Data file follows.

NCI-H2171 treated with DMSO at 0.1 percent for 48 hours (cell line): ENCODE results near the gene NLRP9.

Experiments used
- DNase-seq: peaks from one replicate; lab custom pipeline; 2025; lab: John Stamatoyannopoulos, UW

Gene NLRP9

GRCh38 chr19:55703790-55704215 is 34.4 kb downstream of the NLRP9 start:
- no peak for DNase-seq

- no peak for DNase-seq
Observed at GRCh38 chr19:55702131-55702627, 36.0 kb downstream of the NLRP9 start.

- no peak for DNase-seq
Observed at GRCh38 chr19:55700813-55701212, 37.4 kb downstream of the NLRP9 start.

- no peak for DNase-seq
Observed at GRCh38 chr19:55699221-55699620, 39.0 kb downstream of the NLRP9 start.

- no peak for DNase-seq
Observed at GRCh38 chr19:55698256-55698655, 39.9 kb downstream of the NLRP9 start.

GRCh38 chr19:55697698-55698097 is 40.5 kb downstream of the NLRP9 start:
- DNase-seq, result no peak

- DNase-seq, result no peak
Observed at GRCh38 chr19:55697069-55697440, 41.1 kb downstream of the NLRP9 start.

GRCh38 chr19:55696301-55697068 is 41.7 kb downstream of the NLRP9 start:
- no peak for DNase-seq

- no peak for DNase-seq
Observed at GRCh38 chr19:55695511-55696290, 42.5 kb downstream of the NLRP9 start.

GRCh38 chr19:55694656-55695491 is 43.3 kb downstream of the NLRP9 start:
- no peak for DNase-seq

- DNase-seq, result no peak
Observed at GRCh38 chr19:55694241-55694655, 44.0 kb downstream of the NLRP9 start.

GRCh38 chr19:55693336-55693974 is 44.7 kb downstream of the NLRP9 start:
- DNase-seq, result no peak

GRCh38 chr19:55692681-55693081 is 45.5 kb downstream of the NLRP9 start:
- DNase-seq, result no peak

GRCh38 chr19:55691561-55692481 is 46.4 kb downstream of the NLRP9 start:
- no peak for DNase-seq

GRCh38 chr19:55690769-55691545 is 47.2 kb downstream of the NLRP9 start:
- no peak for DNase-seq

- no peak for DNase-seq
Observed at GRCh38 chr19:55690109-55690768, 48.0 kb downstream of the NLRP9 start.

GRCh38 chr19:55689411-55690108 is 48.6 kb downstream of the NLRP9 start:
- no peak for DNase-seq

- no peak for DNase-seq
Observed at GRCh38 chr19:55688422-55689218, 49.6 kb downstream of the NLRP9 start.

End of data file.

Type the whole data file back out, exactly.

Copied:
NCI-H2171 treated with DMSO at 0.1 percent for 48 hours (cell line): ENCODE results near the gene NLRP9.

Experiments used
- DNase-seq: peaks from one replicate; lab custom pipeline; 2025; lab: John Stamatoyannopoulos, UW

Gene NLRP9

GRCh38 chr19:55703790-55704215 is 34.4 kb downstream of the NLRP9 start:
- no peak for DNase-seq

- no peak for DNase-seq
Observed at GRCh38 chr19:55702131-55702627, 36.0 kb downstream of the NLRP9 start.

- no peak for DNase-seq
Observed at GRCh38 chr19:55700813-55701212, 37.4 kb downstream of the NLRP9 start.

- no peak for DNase-seq
Observed at GRCh38 chr19:55699221-55699620, 39.0 kb downstream of the NLRP9 start.

- no peak for DNase-seq
Observed at GRCh38 chr19:55698256-55698655, 39.9 kb downstream of the NLRP9 start.

GRCh38 chr19:55697698-55698097 is 40.5 kb downstream of the NLRP9 start:
- DNase-seq, result no peak

- DNase-seq, result no peak
Observed at GRCh38 chr19:55697069-55697440, 41.1 kb downstream of the NLRP9 start.

GRCh38 chr19:55696301-55697068 is 41.7 kb downstream of the NLRP9 start:
- no peak for DNase-seq

- no peak for DNase-seq
Observed at GRCh38 chr19:55695511-55696290, 42.5 kb downstream of the NLRP9 start.

GRCh38 chr19:55694656-55695491 is 43.3 kb downstream of the NLRP9 start:
- no peak for DNase-seq

- DNase-seq, result no peak
Observed at GRCh38 chr19:55694241-55694655, 44.0 kb downstream of the NLRP9 start.

GRCh38 chr19:55693336-55693974 is 44.7 kb downstream of the NLRP9 start:
- DNase-seq, result no peak

GRCh38 chr19:55692681-55693081 is 45.5 kb downstream of the NLRP9 start:
- DNase-seq, result no peak

GRCh38 chr19:55691561-55692481 is 46.4 kb downstream of the NLRP9 start:
- no peak for DNase-seq

GRCh38 chr19:55690769-55691545 is 47.2 kb downstream of the NLRP9 start:
- no peak for DNase-seq

- no peak for DNase-seq
Observed at GRCh38 chr19:55690109-55690768, 48.0 kb downstream of the NLRP9 start.

GRCh38 chr19:55689411-55690108 is 48.6 kb downstream of the NLRP9 start:
- no peak for DNase-seq

- no peak for DNase-seq
Observed at GRCh38 chr19:55688422-55689218, 49.6 kb downstream of the NLRP9 start.